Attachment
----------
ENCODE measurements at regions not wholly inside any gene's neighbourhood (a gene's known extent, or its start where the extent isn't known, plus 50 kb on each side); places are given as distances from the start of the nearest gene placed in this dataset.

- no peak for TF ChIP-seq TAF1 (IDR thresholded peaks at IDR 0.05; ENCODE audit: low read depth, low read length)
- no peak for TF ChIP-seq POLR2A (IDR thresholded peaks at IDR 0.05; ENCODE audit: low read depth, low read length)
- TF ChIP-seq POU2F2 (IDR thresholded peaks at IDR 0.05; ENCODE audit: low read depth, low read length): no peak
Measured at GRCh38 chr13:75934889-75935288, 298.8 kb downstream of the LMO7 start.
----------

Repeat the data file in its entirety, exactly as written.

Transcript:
ENCODE measurements at regions not wholly inside any gene's neighbourhood (a gene's known extent, or its start where the extent isn't known, plus 50 kb on each side); places are given as distances from the start of the nearest gene placed in this dataset.

- no peak for TF ChIP-seq TAF1 (IDR thresholded peaks at IDR 0.05; ENCODE audit: low read depth, low read length)
- no peak for TF ChIP-seq POLR2A (IDR thresholded peaks at IDR 0.05; ENCODE audit: low read depth, low read length)
- TF ChIP-seq POU2F2 (IDR thresholded peaks at IDR 0.05; ENCODE audit: low read depth, low read length): no peak
Measured at GRCh38 chr13:75934889-75935288, 298.8 kb downstream of the LMO7 start.